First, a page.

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Feminism in Ireland: Wikis

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Second-wave feminism in Ireland began in the 1970s fronted by women such as Nell McCafferty, Mary Kenny, June Levine and Nuala O'Faolain. At the time, the majority of women in Ireland were housewives. In 1971, a group of Irish women travelled to Northern Ireland and returned with contraceptives which were then illegal in Ireland. In 1983, despite the efforts of many women including Mary Robinson, an amendment was passed to the Irish Constitution which banned abortion.[1] Despite two further referendums, abortion remains illegal in Ireland though women may have an abortion if their life is threatened. Most women in Ireland today are part of the workforce. In 1990, Mary Robinson was elected President of Ireland. 219 women have been elected to Dail Eireann, the first being Constance Markiewicz in 1919. There are three women in the current Irish cabinet, Mary Harney, Mary Hanafin and Mary Coughlan. In December 2008, Senator Ivana Bacik organized an event in Leinster House in which all the women elected to the Oireachtas over the years were honoured.[2]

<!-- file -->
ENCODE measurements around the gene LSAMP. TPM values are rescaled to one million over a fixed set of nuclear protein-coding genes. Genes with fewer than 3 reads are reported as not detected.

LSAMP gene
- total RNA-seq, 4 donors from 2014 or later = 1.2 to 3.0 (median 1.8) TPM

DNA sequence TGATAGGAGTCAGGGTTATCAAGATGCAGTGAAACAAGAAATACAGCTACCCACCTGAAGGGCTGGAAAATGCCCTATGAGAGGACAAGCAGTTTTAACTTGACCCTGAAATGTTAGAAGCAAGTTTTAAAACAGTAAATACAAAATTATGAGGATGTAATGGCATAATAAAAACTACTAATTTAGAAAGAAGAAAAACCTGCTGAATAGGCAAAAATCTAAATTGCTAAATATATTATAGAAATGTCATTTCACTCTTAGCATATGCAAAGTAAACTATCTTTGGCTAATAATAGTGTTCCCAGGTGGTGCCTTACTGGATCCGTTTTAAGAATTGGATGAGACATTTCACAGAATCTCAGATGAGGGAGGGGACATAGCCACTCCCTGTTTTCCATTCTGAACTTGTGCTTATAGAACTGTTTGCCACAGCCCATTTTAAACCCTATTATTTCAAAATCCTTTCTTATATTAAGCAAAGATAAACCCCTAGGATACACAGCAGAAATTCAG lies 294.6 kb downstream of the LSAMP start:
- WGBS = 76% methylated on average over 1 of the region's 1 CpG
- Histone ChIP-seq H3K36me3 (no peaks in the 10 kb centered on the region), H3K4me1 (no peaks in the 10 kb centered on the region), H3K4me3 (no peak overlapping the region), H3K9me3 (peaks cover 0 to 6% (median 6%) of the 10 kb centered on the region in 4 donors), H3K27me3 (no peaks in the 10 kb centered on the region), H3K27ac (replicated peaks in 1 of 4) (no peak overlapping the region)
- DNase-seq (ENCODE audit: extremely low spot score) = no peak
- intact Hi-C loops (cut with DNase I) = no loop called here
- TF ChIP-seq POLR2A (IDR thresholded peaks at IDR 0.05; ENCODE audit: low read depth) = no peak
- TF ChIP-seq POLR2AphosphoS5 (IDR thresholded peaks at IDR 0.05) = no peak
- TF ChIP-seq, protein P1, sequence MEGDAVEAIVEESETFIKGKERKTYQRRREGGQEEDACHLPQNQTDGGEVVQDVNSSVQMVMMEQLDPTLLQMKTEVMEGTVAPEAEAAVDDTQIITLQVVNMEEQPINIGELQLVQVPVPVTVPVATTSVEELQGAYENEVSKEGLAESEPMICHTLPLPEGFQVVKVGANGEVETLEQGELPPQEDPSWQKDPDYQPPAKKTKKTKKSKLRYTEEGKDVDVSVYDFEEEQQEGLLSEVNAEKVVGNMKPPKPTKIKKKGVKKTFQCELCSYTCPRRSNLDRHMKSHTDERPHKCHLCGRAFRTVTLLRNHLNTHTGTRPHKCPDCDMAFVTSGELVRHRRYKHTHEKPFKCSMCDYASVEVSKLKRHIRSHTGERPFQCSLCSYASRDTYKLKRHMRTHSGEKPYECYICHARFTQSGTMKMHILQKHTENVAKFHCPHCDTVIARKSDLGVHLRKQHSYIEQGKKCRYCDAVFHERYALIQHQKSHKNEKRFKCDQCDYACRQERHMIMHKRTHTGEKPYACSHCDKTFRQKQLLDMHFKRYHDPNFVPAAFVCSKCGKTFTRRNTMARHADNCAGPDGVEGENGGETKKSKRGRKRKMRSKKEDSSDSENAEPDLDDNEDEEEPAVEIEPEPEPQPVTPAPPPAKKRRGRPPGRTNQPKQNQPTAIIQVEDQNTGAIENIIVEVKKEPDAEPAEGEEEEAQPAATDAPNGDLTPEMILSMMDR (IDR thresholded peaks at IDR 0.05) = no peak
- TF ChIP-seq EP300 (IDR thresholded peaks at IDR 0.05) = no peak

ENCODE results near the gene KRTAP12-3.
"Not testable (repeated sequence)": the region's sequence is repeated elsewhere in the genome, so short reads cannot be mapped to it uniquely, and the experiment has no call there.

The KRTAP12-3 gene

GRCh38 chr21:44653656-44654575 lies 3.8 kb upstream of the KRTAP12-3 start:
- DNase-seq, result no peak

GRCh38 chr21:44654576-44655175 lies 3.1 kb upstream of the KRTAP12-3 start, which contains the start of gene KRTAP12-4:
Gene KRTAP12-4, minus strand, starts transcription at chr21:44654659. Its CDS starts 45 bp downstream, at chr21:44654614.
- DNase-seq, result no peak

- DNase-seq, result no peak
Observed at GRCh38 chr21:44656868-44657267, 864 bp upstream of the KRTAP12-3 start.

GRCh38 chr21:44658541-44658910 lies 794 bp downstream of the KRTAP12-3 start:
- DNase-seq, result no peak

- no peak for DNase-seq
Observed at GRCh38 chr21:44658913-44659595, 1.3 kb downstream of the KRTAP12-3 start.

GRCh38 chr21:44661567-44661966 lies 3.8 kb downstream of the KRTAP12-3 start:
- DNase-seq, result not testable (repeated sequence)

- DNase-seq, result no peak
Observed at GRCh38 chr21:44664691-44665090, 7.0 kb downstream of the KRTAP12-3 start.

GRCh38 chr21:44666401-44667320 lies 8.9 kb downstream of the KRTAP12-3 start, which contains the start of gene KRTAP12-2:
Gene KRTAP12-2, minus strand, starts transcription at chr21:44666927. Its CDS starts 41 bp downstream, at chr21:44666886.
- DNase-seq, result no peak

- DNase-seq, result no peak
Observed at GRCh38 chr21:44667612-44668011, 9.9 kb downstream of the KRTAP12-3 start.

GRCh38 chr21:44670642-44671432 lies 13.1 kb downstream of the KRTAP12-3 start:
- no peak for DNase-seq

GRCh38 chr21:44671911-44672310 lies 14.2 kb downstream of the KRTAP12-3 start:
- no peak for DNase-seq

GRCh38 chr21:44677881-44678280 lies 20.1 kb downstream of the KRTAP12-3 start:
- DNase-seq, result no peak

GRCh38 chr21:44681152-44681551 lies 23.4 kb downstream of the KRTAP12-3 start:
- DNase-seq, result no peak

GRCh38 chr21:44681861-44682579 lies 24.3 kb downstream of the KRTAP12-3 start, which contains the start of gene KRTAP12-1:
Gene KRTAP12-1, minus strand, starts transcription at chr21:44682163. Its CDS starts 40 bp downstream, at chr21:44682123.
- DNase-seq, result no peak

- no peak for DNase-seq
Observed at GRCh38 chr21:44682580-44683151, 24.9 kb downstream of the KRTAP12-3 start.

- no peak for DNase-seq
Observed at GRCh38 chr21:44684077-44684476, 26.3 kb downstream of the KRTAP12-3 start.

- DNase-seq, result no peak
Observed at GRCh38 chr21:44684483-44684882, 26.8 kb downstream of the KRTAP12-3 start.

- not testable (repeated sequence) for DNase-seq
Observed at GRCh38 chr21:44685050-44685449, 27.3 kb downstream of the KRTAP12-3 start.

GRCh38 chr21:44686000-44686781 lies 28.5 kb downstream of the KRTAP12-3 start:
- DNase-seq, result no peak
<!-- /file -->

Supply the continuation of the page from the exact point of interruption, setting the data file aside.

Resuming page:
References

  1. ^ http://www.ifpa.ie/eng/Info/News-Media/2003-News-Releases/IFPA-calls-for-removal-of-1983-amendment-from-the-Constitution
  2. ^ http://www.irishtimes.com/indepth/oireachtas/putting-women-in-the-frame.htm
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